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Transient tic disorder

Tic - transient tic disorder

Transient tic disorder is a condition in which a person makes one or many brief, repeated, movements or noises (tics). These movements or noises are involuntary (not on purpose).

Causes

Transient tic disorder is common in children.

The cause of transient tic disorder can be physical or mental (psychological). It may be a mild form of Tourette syndrome.

Symptoms

The child may have facial tics or tics involving movement of the arms, legs, or other areas.

Tics may involve:

  • Movements that occur again and again and do not have a rhythm
  • An overwhelming urge to make the movement
  • Brief and jerky movements that include blinking, clenching the fists, jerking the arms, kicking, raising the eyebrows, sticking out the tongue.

The tics often look like nervous behavior. Tics appear to get worse with stress. They do not occur during sleep.

Sounds may also occur, such as:

  • Clicking
  • Grunting
  • Hissing
  • Moaning
  • Sniffing
  • Snorting
  • Squealing
  • Throat clearing

Exams and Tests

The health care provider will consider physical causes of transient tic disorder before making a diagnosis.

In order to be diagnosed with transient tic disorder, the child must have had tics almost every day for at least 4 weeks, but less than a year.

Other disorders such as anxiety, attention deficit hyperactivity disorder (ADHD), uncontrollable movement (myoclonus), obsessive-compulsive disorder, and epilepsy may need to be ruled out.

Treatment

Providers recommend that family members do not call attention to the tics at first. This is because unwanted attention may make the tics worse. If the tics are severe enough to cause problems at school or work, behavioral techniques and medicines may help.

Outlook (Prognosis)

Simple childhood tics usually disappear over a period of months.

Possible Complications

There are usually no complications. A chronic motor tic disorder can develop.

When to Contact a Medical Professional

Talk to your child's provider if you are concerned about a transient tic disorder, especially if it continues or disrupts your child's life. If you are not sure whether the movements are a tic or a seizure, call the provider right away.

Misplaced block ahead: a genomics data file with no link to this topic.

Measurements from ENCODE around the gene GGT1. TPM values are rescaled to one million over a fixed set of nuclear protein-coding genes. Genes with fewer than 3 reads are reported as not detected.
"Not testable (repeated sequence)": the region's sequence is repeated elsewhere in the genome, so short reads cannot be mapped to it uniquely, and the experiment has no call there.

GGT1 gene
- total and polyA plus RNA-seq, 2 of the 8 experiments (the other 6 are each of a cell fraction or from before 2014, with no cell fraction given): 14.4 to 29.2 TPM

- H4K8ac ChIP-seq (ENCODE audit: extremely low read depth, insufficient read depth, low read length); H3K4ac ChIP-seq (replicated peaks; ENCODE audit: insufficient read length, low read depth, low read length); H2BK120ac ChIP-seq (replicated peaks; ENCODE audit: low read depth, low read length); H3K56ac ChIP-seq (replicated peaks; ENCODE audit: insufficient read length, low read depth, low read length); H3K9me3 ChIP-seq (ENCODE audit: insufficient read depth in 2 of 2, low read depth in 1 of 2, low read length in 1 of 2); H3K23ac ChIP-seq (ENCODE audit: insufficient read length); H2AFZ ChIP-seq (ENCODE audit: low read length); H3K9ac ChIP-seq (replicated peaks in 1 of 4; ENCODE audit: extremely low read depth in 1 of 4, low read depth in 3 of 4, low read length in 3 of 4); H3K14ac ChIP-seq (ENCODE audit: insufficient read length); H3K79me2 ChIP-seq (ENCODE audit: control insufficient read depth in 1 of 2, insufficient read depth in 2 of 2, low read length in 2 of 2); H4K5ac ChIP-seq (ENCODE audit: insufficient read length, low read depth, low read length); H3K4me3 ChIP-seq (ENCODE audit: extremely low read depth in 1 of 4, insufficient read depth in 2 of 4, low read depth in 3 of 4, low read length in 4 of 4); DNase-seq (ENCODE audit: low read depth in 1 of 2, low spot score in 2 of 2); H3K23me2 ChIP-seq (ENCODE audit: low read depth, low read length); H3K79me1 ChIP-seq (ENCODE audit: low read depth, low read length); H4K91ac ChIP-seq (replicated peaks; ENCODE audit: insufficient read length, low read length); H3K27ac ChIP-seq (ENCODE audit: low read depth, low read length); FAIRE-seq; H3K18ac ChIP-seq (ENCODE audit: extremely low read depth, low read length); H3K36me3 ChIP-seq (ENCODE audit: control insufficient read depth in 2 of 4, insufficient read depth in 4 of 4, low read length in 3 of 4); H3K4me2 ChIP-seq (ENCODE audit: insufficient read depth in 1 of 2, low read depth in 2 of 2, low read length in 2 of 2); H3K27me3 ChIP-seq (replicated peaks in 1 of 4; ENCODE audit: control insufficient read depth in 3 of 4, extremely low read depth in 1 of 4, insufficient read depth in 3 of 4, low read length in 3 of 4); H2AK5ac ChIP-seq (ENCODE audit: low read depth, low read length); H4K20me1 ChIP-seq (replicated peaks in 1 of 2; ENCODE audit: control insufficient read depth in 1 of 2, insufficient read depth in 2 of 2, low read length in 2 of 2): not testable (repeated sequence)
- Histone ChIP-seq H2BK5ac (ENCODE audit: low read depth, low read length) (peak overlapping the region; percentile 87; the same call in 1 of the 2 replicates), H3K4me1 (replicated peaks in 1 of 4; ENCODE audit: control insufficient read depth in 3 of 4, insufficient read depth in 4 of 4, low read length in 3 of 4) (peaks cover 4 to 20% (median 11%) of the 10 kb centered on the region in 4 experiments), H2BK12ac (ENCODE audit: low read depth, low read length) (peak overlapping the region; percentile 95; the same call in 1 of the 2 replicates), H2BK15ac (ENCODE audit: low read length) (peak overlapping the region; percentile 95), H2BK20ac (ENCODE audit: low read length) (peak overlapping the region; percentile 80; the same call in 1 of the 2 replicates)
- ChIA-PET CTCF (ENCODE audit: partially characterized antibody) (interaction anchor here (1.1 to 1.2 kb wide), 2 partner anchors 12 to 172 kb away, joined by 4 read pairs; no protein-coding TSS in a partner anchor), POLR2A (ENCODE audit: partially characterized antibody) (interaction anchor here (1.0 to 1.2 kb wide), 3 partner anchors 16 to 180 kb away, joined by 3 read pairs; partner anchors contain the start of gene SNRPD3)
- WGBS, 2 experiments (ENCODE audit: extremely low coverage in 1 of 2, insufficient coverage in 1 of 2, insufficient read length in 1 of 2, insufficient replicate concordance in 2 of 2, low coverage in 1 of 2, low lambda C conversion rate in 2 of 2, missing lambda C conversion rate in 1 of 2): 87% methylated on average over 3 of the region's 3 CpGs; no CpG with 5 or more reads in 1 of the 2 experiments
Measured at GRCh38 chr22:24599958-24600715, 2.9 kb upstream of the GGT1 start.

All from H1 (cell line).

References

Ryan CA, Trieu ML, DeMaso DR, Walter HR. Motor disorders and habits. In: Kliegman RM, Stanton BF, St Geme JW, Schor NF, eds. Nelson Textbook of Pediatrics. 20th ed. Philadelphia, PA: Elsevier Saunders; 2016:chap 139.

Tochen L, Singer HS. Tics and Tourette syndrome. In: Swaiman K, Ashwal S, Ferriero DM, et al, eds. Swaiman's Pediatric Neurology: Principles and Practice. 6th ed. Philadelphia, PA: Elsevier; 2017:chap 98.

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    Brain structures

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    • Central nervous system and peripheral nervous system

      Central nervous system and peripheral nervous system - illustration

      The central nervous system is comprised of the brain and spinal cord. The peripheral nervous system includes all peripheral nerves.

      Central nervous system and peripheral nervous system

      illustration

    • Brain

      Brain - illustration

      The major areas of the brain have one or more specific functions.

      Brain

      illustration

    • Brain and nervous system

      Brain and nervous system - illustration

      The nervous system controls the many complicated and interconnected functions of the body and mind. Motor, sensory cognitive and autonomic function are all coordinated and driven by the brain and nerves. As people age, nerve cells deteriorated in number and facility, causing some lessening in function.

      Brain and nervous system

      illustration

    • Brain structures

      Brain structures - illustration

      The structures of the brain include the brainstem, consisting of the spinal cord, the medulla oblongata, the pons and the midbrain; the cerebellum; the cerebrum (one half, or hemisphere shown), and the diencephalon.

      Brain structures

      illustration


     

    Review Date: 2/27/2018

    Reviewed By: Joseph V. Campellone, MD, Department of Neurology, Cooper Medical School at Rowan University, Camden, NJ. Review provided by VeriMed Healthcare Network. Also reviewed by David Zieve, MD, MHA, Medical Director, Brenda Conaway, Editorial Director, and the A.D.A.M. Editorial team.

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